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Meeting New Emissions Standards for Diesel Driven Pumps

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Image of a Power Plant

Meeting New Emissions Standards for Diesel Driven Pumps

The May 2013 deadline for compliance with the emissions regulations known as RICE NESHAP is fast approaching, and operators of large diesel engines are facing difficult challenges in finding a reliable partner to design and install a system that will put them in compliance and avoid large fines (in typical bureaucratic fashion, the EPA’s acronym is dense; it stands for Reciprocating Internal Combustion Engines – National Emission Standards for Hazardous Air Pollutants).Image of a Power Plant

A leading diesel OEM has filled this void. Over the last several years, Fairbanks Morse Engine has installed numerous emissions systems to help engine operators keep the EPA at bay. One such example is the municipal power plant at Two Harbors, Minnesota. While they do not drive pumps with their diesels, the emissions issues they face are the same.

The Two Harbors plant relies on a Fairbanks Morse 38TDD8 1/8 Opposed Piston engine rated at 2 megawatts at 720 RPM. Plant managers wisely sought out a “turnkey” provider for their new emissions equipment, thereby insuring that their engines continue to operate effectively while still protecting the environment.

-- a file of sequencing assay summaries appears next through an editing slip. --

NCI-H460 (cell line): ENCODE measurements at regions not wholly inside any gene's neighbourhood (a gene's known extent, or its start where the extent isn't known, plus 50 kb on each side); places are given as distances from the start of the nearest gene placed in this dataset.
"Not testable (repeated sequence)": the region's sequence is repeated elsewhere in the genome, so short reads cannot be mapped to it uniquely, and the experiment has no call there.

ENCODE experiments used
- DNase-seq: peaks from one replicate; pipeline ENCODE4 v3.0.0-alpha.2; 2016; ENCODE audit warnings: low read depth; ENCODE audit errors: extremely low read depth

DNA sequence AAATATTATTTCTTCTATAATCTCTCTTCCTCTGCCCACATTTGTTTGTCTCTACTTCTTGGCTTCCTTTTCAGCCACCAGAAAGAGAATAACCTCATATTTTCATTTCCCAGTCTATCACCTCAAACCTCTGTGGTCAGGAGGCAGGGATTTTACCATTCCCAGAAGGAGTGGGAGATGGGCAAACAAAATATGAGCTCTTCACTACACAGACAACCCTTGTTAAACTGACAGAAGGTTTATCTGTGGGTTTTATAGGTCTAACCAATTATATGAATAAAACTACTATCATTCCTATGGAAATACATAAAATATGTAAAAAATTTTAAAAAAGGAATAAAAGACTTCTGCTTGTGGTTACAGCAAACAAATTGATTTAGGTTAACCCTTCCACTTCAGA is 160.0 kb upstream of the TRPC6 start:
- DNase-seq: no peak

Fairbanks Morse installed an Enviro Design exhaust treatment system consisting of a diesel oxidation catalyst (DOC), a silencer with temperature and pressure monitors, and a crankcase ventilation system (CCV). Together they work to reduce CO emissions from the Fairbanks Morse engine by 93% while running on diesel fuel (the engine can also operate on a dual-fuel mix of natural gas and diesel pilot, with corresponding CO reductions of 95%).

control panel

The Environmental Protection Agency’s RICE NESHAP standards call for drastically reducing crankcase emissions as well as exhaust emissions for engines over 300 hp. The Two Harbors plant chose a custom-designed CCV that mounts next to the engine on the facility’s interior wall. It relies on a coalescing filter to capture hazardous particulates and vented oil mist. For oil recovery, the CCV also includes an integrated drain.

Once installed, the engine was started and run at full load while measurements were taken. They revealed the CCV was operating as designed and all pertinent requirements were met.

The Two Harbors team met their RICE NESHAP requirements with many months to spare, but they are undoubtedly the exception in this regard. Many engine owners are still scrambling to understand the new regulations and hurriedly comply by the May 2013 deadline. Still others are crossing their fingers that political winds will change and the EPA’s rules will be altered.

This is a risky proposition. Diesel-driven pump operators are wise to find a partner who can both interpret the regulations as they apply to their particular installation while protecting the significant investment in their diesels. And do it in a timely fashion – May 2013 is just around the corner.

Fairbanks Morse has more details here:

For more information on RICE NESHAP, visit:

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